The conclusive pronouncement that “Israel’s government is moving to eviscerate the independence of our judiciary and remake the country’s democratic identity” shuts down differing viewpoints. For example, Dr. Adi Schwartz maintains that “Judicial reform is needed to preserve the legitimacy of Israeli democracy.” And Prof. Gil Troy writes, “Israel’s democracy is fine. Thank you for asking.” The absolutist definitive statement stymies a much needed, nuanced conversation, and ignores the learned views presented in the current Knesset Constitution, Law and Justice Committee, convened for precisely the purpose of this kind of discussion. Indeed, the three-reading legislative process and parliamentary reality of significant debate and amendment means, as many know and I can personally attest, that no bill is passed in the same version that it was first submitted. Moreover, qualified legal minds, including former minister of justice Daniel Friedman, former deputy attorney general Raz Nizri, and former district court judge Prof. Oded Mudrik, alongside many others, all agree on the imperative for reform, even if they disagree about its precise details.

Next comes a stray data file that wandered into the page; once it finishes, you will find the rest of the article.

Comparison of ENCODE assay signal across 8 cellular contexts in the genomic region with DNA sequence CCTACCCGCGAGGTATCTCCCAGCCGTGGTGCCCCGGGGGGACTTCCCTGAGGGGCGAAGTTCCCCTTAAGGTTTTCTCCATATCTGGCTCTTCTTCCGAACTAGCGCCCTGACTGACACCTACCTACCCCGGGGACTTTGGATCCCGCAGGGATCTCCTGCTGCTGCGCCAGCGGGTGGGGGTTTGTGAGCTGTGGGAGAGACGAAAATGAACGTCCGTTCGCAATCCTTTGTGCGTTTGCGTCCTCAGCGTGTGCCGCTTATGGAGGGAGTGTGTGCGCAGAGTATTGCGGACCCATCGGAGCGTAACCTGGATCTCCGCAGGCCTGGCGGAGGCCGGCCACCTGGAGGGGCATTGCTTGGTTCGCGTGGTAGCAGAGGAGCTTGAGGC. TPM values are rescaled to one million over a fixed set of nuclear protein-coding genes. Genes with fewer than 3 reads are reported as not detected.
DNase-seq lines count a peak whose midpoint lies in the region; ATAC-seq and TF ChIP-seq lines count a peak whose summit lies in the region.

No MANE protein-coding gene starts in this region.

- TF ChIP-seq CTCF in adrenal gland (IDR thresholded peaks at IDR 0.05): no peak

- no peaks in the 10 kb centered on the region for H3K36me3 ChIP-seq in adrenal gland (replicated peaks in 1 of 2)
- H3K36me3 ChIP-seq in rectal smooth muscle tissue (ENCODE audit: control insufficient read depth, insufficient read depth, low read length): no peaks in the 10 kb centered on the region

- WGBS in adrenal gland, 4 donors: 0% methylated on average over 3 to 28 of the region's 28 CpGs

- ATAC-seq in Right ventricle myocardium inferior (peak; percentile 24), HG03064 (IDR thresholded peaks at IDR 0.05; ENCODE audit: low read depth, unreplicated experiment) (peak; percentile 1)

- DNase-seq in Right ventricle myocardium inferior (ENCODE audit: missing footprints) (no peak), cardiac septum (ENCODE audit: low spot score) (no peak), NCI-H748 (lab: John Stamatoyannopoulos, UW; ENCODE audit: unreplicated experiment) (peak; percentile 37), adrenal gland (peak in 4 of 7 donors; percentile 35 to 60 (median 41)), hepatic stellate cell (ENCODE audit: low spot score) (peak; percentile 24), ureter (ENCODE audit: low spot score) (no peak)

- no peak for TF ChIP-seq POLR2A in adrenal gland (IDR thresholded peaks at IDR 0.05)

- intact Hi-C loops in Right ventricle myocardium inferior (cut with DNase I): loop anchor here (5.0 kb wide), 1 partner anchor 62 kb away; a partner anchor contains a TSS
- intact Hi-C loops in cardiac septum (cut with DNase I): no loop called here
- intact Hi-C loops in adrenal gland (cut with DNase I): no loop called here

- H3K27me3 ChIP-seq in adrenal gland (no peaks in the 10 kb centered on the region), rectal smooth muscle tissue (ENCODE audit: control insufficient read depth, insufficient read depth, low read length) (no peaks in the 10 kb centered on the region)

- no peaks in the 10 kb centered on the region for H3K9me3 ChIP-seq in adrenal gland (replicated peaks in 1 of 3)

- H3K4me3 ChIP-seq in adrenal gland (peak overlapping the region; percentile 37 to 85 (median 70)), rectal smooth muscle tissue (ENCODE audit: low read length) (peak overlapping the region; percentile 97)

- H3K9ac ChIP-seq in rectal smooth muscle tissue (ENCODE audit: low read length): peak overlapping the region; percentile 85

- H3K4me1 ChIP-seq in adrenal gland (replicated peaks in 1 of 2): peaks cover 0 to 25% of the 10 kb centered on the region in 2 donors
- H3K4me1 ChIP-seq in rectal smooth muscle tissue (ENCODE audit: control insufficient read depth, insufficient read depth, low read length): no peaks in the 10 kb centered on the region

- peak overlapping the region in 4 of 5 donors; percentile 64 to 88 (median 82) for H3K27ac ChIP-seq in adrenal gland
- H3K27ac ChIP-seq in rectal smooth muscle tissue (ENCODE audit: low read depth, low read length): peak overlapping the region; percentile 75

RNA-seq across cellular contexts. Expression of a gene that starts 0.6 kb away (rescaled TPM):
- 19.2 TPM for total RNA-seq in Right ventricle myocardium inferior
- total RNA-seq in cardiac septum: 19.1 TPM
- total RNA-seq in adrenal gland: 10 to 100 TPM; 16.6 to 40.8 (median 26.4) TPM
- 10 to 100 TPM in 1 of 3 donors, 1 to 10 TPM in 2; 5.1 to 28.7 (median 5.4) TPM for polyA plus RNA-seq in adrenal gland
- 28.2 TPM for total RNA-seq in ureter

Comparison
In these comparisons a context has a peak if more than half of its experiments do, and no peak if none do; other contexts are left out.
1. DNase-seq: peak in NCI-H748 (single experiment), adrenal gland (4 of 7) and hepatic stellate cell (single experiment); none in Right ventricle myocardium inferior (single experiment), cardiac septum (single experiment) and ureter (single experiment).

Substantively, the expanded principles of “justiciability” and “reasonableness” by the Court are seen to afford “standing” to all and enable it to strike down decisions and legislation with narrow-majority opinions. The Court has seemingly unlimited ability to interpret legislation in ways viewed by many, across the political spectrum, as negating the intent of the law and overturning authorized decisions. One such case is that of allowing those who are alleged to undermine or act against Israel as a Jewish and democratic country, even while running for office, and then overturning authorized decisions to the contrary. Reform would protest not only the Court’s ability to strike down laws, but the resulting “chilling effect” on legislative initiatives that it is expected to strike down. The drive for such changes also highlights the consistent lack of willingness to accept recommendations to increase oversight, transparency, and accountability. Indeed, over the decades, many have objected to what is perceived as a selective application of principles, which fundamentally undermines the entire infrastructure. In the same vein, public trust in the Court has decreased to an all-time low, manifesting the chillingly accurate predictions made by former Supreme Court justices Mishael Cheshin and Menachem Elon, of blessed memory, regarding this exact kind of severe damage to the most important resource of the judicial branch that is the faith of the people.